Tuesday, July 15, 2008

Surveillance of rotavirus diarrhea: A new frontier for the mature EPI in Sri Lanka
( Abstract of the presentation made at the Rotavirus symposium in Istanbul, Turkey, on 3-4 June 2008 )
Wijesinghe PR1 , Batuwanthudawe R1, Galagoda G 2, Abeysinghe MRN1, De Silva S3, Nyambat B4, Kirkwood CD5, Kilgore PE4
Correspondence – Gunathilake@khalsa.com
1Epidemiology Unit, Ministry of Health, 2Medical Research Institute, 3Lady Ridgeway Hospital for Children, Colombo, Sri Lanka; 4International Vaccine Institute, Seoul, Korea; 5Murdoch Childrens Research Institute, Melbourne, Australia.

Over the past several years there has been a dramatic decline in diarrhea-specific mortality rates and diarrhoea-related case fatality among infants and children in Sri Lanka. Despite this reduction in deaths, diarrhoea-specific morbidity continues to impose a heavy burden on the health care system with diarrhoea ranking as the 6th leading cause of all in-ward admissions. Though diarrhoeal diseases continue to be a public health problem, aetiologic diagnosis is infrequent. As a result, the proportional morbidity and the local epidemiology of rotavirus diarrhea is not well-known. , surveillance was initiated with a view to estimating the proportion of diarrhea due to rotavirus and describing local epidemiology of rotavirus diarrhea among diarrhoeal admissions of under five children in the premier paediatric hospital in Sri Lanka.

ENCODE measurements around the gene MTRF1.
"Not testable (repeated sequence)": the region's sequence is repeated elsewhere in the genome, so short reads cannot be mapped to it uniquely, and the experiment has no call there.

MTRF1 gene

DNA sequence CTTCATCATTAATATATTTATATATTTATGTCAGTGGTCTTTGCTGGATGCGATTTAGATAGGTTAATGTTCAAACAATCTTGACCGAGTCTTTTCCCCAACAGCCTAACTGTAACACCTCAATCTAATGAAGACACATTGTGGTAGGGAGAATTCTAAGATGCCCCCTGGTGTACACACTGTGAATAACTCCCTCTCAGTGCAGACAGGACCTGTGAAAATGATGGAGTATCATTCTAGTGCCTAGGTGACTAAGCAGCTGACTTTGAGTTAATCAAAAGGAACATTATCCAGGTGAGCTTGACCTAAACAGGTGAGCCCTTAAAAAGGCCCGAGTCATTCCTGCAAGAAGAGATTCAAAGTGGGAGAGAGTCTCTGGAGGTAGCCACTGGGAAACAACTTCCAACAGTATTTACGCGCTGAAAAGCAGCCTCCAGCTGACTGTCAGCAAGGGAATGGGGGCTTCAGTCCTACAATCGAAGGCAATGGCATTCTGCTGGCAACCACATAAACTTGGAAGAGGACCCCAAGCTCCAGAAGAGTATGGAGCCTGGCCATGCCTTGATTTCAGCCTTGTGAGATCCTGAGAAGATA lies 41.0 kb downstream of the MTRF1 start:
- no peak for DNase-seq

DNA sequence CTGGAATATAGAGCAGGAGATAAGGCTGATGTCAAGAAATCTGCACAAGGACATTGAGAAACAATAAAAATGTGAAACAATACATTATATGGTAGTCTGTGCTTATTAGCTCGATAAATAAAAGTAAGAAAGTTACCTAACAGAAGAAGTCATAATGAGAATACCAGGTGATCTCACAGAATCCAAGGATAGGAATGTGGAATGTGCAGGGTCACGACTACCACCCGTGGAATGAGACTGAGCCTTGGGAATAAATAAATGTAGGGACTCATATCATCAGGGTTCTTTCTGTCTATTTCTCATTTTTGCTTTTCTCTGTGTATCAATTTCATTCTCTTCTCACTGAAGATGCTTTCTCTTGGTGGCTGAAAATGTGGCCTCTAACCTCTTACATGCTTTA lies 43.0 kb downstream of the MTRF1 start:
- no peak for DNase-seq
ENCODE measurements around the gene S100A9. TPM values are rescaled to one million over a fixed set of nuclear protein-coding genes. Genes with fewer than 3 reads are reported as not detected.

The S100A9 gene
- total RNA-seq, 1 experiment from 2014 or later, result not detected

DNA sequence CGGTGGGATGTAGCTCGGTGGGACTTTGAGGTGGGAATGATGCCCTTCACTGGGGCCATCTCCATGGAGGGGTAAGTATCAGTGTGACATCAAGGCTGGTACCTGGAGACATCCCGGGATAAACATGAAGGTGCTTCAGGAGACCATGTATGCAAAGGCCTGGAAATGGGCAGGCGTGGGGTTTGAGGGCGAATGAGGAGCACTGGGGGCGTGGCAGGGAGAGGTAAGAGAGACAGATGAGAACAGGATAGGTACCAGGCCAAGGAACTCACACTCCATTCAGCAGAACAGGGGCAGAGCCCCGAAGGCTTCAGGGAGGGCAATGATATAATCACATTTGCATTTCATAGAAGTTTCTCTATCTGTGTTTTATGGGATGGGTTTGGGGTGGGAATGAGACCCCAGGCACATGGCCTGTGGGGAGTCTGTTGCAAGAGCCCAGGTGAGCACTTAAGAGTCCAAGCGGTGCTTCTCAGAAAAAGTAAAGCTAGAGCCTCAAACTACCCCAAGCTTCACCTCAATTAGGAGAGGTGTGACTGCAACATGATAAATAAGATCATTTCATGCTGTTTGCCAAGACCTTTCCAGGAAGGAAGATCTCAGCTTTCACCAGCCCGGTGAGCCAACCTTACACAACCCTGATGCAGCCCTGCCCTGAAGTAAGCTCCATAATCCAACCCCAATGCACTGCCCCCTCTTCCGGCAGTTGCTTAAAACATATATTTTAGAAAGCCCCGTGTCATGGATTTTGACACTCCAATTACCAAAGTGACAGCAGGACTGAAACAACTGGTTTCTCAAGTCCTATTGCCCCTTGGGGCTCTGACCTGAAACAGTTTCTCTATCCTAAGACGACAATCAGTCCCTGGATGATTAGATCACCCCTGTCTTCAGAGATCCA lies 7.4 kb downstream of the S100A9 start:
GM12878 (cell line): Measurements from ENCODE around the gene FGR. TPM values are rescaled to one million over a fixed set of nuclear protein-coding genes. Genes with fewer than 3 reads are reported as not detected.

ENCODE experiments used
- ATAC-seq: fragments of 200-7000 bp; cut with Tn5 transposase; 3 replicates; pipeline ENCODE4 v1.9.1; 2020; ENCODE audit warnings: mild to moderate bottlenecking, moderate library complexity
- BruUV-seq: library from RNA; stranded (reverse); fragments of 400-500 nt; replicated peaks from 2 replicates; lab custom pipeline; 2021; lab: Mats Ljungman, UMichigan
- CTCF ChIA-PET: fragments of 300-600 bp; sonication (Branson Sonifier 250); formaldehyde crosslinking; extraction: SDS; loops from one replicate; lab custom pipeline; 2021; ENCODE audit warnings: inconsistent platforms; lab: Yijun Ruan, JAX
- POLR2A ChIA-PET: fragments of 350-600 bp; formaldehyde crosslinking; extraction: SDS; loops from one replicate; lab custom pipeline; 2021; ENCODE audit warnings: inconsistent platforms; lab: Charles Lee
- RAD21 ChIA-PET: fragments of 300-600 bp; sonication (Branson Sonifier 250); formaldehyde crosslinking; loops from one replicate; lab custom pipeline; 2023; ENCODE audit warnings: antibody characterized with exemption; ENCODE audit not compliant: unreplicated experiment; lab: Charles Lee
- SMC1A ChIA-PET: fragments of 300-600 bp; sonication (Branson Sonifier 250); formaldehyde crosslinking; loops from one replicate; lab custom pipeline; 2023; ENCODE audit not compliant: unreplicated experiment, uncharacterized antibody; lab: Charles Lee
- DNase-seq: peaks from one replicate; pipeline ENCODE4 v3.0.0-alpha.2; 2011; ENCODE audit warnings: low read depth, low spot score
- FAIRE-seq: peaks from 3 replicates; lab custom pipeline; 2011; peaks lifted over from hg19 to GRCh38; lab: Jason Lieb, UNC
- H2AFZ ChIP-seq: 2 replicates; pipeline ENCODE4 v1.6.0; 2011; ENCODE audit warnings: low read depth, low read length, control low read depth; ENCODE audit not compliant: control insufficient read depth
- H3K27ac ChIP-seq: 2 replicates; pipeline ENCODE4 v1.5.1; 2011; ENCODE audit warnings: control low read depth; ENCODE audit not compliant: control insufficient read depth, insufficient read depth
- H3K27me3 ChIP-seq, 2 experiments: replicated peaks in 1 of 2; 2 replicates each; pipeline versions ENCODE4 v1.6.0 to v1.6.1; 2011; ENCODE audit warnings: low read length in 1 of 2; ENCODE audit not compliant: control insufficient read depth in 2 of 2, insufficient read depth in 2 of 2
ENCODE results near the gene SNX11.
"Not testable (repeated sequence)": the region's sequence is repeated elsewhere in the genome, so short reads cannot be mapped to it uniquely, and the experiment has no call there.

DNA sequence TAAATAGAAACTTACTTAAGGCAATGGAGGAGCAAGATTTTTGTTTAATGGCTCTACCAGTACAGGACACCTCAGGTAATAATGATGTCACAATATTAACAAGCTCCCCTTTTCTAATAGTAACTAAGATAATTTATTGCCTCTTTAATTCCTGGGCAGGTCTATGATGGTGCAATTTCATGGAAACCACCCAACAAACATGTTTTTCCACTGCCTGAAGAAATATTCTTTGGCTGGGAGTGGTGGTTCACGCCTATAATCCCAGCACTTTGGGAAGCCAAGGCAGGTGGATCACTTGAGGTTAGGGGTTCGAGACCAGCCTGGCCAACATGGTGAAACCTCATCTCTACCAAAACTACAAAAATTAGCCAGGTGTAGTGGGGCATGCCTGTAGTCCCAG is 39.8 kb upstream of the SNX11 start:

Fecal specimens were collected from all diarrhoeal admissions from children less than 5 years of age in the diarrhoeal treatment unit (DTU) and inpatient hospital wards during a 24-month period. Specimens were frozen at –20 °C and rotavirus testing was performed (IDEIA rotavirus enzyme immunoassay, Oxoid, United Kingdom). Rotavirus positive specimens were analysed by RT-PCR genotyping assays to determine the distribution of rotavirus G and P types. Relevant data were collected from parents using an interviewer-administered questionnaire and surveillance data were entered into a standardized database management system.

Overall, the proportion of rotavirus among [ 1179 total diarrheal patients tested] all-cause diarrhea admissions was 23.9%. Rotavirus diarrhea was most common among children in the age groups of 6-11 (37%), 12-23 (23%) months. Rotavirus diarrhea patients were hospitalized throughout the year, however, the rotavirus peak from January to March was consistent with the pattern of increase in all cause diarrhea admissions. Although 65% of rotavirus diarrhea patients had vomiting, the duration of vomiting was <3 color="#ff0000">Conclusions
A significant proportion of diarrhoeal admissions proved to be due to rotavirus and occurred mostly in children below 2 years of age. These data, despite their limited generalisability, will help policy decisions to introduce rotavirus vaccines to the mature Sri Lankan EPI in the future.
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